The Start of Railway Delivery Services for General Parcels
Although railway newspaper delivery services began in 1855, it was not until the early 1870s that the railways expanded into the delivery of general parcels. Prior to that, anything sent by rail was simply treated as goods/freight and carried on goods trains. Consignments of goods were dealt with under the Waybill System, whereby a waybill was filled out with information about the sender (consignor), the recipient (consignee), the point of consignment, its destination, and the route to be taken.
All large or heavy consignments continued to be dealt with under the Waybill System, but the introduction of stamped parcels (carried on passenger trains) made it much easier and simpler for members of the public to send parcels. The weight limit for parcels was usually 112 lbs (pounds weight), and everything over that weight went as freight by the Waybill System (and carried on goods trains).
By the end of the 19th century, most railways had their own (stamped) parcel delivery services, with stamp values typically ranging from ½d, 1d, 2d, 3d … up to perhaps 1/11 and 2/-, then 2/6, 3/-, 4/- and values up to £1 (often with other intermediate values).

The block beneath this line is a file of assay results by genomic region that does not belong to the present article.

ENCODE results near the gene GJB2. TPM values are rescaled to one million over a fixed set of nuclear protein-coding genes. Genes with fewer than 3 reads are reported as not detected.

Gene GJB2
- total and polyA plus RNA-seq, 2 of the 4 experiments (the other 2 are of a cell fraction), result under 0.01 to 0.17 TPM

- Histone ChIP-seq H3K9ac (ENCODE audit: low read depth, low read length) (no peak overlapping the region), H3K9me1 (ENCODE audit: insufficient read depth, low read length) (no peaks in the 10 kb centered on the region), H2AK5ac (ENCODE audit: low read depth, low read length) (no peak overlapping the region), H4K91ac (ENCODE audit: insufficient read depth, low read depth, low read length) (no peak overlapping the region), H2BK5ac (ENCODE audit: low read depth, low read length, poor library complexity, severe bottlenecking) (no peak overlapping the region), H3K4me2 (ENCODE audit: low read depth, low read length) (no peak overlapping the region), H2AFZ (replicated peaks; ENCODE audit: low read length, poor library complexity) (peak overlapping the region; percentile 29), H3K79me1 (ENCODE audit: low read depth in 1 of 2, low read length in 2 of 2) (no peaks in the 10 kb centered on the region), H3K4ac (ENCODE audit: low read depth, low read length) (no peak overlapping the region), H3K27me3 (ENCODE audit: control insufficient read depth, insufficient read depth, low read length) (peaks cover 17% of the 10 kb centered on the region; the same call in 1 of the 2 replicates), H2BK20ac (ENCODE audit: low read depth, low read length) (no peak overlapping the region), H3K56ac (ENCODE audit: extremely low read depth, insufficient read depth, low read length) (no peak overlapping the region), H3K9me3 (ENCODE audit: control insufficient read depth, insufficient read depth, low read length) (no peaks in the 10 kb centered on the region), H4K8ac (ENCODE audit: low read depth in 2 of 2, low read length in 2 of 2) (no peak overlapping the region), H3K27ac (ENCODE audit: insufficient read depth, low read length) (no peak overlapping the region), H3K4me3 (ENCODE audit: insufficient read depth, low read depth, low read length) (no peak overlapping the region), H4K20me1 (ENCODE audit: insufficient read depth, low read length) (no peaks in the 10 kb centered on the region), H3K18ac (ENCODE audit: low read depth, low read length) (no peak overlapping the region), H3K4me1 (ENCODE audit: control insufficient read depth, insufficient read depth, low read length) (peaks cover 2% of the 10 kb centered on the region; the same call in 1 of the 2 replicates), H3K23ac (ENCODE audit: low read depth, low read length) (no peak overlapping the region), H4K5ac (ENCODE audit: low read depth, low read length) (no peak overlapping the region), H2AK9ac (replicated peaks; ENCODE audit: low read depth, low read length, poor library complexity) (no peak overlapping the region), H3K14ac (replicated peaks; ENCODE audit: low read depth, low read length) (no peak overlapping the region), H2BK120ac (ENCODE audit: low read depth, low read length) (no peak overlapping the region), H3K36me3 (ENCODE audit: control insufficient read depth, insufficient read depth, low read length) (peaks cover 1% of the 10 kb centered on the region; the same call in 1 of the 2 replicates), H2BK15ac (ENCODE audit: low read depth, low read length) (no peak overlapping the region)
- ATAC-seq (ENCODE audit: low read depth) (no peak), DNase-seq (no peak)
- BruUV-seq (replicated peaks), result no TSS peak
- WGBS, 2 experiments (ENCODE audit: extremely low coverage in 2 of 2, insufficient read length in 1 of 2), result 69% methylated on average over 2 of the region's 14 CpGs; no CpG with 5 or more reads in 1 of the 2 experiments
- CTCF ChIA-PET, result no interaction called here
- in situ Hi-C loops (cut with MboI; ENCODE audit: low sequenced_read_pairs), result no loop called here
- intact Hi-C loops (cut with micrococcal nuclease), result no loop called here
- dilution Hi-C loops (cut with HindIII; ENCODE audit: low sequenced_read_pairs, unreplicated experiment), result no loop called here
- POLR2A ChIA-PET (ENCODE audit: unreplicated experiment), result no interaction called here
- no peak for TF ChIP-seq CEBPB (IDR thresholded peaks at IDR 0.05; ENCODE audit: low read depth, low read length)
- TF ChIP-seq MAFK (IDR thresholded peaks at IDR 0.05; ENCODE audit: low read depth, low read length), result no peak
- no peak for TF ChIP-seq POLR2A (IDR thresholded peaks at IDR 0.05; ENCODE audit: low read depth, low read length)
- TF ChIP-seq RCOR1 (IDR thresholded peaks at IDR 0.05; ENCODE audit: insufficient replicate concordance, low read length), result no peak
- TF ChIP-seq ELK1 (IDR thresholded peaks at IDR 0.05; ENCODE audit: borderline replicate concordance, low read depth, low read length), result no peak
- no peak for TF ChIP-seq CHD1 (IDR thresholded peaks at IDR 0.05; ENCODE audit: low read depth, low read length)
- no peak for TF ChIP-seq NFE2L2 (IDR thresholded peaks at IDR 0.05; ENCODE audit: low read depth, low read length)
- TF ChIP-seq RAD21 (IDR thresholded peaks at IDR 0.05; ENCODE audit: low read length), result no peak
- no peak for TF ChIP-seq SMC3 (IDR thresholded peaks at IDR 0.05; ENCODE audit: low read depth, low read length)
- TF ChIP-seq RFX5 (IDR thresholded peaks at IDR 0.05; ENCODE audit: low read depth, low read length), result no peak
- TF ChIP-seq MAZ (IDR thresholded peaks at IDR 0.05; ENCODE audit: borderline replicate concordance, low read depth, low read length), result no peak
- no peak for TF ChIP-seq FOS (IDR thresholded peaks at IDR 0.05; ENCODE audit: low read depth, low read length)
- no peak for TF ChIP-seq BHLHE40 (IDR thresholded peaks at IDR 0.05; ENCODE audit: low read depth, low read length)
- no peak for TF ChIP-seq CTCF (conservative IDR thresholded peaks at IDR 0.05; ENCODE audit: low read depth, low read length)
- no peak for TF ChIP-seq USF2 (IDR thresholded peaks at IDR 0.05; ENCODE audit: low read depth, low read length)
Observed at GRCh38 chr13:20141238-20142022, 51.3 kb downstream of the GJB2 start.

Parcel Stamps which looked like ‘Real Stamps’ – pre 1923
We look here at the parcel stamps of the multitude of independent crailway companies prioe to the 1923 Grouping of the Railways. Many companies produced attractive parcel stamps which obviously ‘looked like stamps’, and we present some examples below. Note that the ½d red stamp at the right end of the top row was a ‘dual purpose’ stamp, and was designed for use both as a parcel stamp and a letter stamp.
Parcel Stamps which didn’t really look like ‘Stamps’ – pre 1923
As time went on (but still prior to 1923) some railway companies opted to spend less money on stamp design and production, and some stamp issues looked more like poorly printed labels. Some carried the text PARCEL STAMP, while others had the confusing text STAMP LABEL. Some said just LABEL, and others had no indication at all what their use was.
Furthermore, as another money-saving feature, many of these stamp/labels were printed in rolls (from which you could tear stamps off one at a time) rather than in perforated sheets. Do not be confused by all of this – they were stamps … even though they were a lot less attractive than their earlier counterparts. It was quite common for this type of parcel stamp to have space for station names, and every station down the line could have its own station-name stamps. Here are some examples:
Scottish Parcel Stamps – pre 1923
Although the designs of most pre-1923 Scottish railway parcel stamps were – as usual – very varied, many Scottish railways (and some related English railways adjacent to the Scottish border) at one time or another issued parcel stamps of a very similar design (sometimes with vertical hatching in the bottom panel, sometimes not).
Why would so many railway companies use the same stamp design? At this distance in time nobody is really sure. The best guess seems to be that there was some overlap in the Boards of Directors of the companies, and ideas just got shared around. But who knows?